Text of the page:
Wednesday, January 25, 2017

Performance Oversight and Budget Hearings Set by Council

The DC Council has approved the schedule for the coming months’ performance oversight and budget hearings. Below we have noted the hearing dates and times that will be of interest to our members and the youth advocacy community, along with contact information for testifying. You can find our resources for advocacy season and advice for writing testimony in last year’s blog.

All hearings are held at the John A. Wilson Building at 1350 Pennsylvania Avenue NW. If you wish to testify, you may sign up here or directly contact the committee staff persons listed below. Some of these agency hearings are held concurrently with other agencies under the committee jurisdiction. You can find the full schedules posted on the DC Council’s website.

To testify: sign up here or call 202-724-8061

Office of the State Superintendent of Education (OSSE)
Performance Oversight: Tuesday, February 14, 2017 at 11 am in Room 412
Budget Hearing: Wednesday, April 26, 2017 at 11 am in Room 120

State Board of Education
Performance Oversight: Wednesday, February 15, 2017 at 10 am in Room 123
Budget Hearing: Thursday, May 4, 2017 at 10 am in Room 412

Office of the Deputy Mayor for Education
Performance Oversight: Wednesday, February 15, 2017 at 10 am in Room 123
Budget Hearing: Tuesday, April 25, 2017 at 10 am in Room 123

District of Columbia Public Library (DCPL)
Performance Oversight: Wednesday, February 22, 2017 at 10 am in Room 412
Budget Hearing: Monday, May 1, 2017 at 11 am in Room 412

District of Columbia Public Schools (DCPS) - Public Witnesses Only
Performance Oversight: Thursday, February 23, 2017 at 10 am in Room 500
Budget Hearing: Thursday, April 27, 2017 at 10 am in Room 500

Public Charter School Board
Performance Oversight: Tuesday, February 28, 2017 at 10 am in Room 123
Budget Hearing: Thursday, May 4, 2017 at 10 am in Room 412

District of Columbia Public Schools (DCPS) – Government Witnesses Only
Performance Oversight: Thursday, March 2, 2017 at 10 am in Room 412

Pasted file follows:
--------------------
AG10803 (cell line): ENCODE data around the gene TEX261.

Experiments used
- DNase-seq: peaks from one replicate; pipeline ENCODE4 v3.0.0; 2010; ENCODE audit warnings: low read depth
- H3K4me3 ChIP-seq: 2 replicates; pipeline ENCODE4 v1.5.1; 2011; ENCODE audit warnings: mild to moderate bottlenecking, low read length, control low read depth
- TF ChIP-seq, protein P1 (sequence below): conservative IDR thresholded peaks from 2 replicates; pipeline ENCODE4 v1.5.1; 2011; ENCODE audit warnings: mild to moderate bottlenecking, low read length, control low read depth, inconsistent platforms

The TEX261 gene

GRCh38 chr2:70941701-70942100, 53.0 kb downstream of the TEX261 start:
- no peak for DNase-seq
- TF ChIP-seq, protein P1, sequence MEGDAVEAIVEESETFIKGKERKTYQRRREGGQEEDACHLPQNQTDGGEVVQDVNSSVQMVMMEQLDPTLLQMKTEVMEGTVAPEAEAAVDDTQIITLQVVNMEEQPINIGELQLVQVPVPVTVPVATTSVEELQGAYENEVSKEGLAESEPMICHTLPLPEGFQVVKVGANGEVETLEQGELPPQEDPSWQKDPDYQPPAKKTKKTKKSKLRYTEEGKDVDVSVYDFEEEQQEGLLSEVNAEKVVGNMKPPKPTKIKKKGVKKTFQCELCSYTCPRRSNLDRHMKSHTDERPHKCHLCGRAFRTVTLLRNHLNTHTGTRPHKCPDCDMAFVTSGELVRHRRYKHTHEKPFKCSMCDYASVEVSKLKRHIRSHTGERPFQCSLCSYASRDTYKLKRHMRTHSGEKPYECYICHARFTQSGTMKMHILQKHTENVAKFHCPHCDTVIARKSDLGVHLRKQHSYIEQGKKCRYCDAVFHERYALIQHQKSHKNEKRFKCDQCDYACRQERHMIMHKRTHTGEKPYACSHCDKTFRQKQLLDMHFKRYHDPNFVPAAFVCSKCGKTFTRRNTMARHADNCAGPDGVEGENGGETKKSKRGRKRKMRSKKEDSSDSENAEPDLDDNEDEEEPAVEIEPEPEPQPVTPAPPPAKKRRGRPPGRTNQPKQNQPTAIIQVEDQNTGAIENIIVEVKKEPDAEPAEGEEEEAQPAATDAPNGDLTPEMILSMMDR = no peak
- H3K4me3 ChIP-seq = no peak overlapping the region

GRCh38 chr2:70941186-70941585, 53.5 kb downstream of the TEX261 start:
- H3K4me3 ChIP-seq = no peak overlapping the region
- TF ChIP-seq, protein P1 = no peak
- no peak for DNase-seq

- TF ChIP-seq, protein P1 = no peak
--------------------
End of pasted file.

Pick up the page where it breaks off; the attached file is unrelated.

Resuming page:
Budget Hearing: Wednesday, May 3, 2017 at 10 am in Room 412


To testify contact: Sarina Loy, sloy@dccouncil.us or 202-724-8058

Commission on the Arts and Humanities
Performance Oversight: Friday, February 17, 2017 at 10 am in Room 412
Budget Hearing: Wednesday, April 26, 2017 at 10 am in Room 500

Washington Metropolitan Area Transit Authority (WMATA)
Performance Oversight: Thursday, February 16, 2017 at 10 am in Room 500
Budget Hearing: Wednesday, April 26, 2017 at 10 am in Room 500


To testify contact: Keiko Yoshino, kyoshino@dccouncil.us or 202-724-7774

Commission on Fathers, Men, and Boys
Performance Oversight: Friday, February 24, 2017 at 10 am in Room 412

Office of Lesbian, Gay, Bisexual, Transgender and Questioning Affairs
Performance Oversight: Friday, February 24, 2017 at 10 am in Room 412


To testify: email humanservices@dccouncil.us or call 202-724-8017

Department of Disability Services and Office of Disability Rights
Performance Oversight: Wednesday, February 15, 2017 at 10 am in Room 412
Budget Hearing: Tuesday, April 25, 2017 at Noon in Room 500

Child and Family Services Agency
Performance Oversight: Wednesday, March 1, 2017 at 10 am in Room 500
Budget Hearing: Thursday, April 27, 2017 at 10 am in Room 412

Department of Youth Rehabilitation Services
Performance Oversight: Wednesday, March 1, 2017 at 10 am in Room 500
Budget Hearing: Thursday, April 27, 2017 at 10 am in Room 412

Department of Human Services
Performance Oversight: Wednesday, March 15, 2017 at 10 am in Room 412
Budget Hearing: Wednesday, May 3, 2017 at 10 am in Room 500

Interagency Council on Homelessness
Performance Oversight: Wednesday, March 15, 2017 at 10 am in Room 412


To testify contact: Charnisa Royster, croyster@dccouncil.us or 202-724-7772

Department of Employment Services
Performance Oversight: Wednesday, March 15, 2017 at 10 am in Room 500
Budget Hearing: Thursday, May 4, 2017 at 10 am in Room 500

Workforce Investment Council
Performance Oversight: Wednesday, March 15, 2017 at 10 am in Room 500
Budget Hearing: Thursday, May 4, 2017 at 10 am in Room 500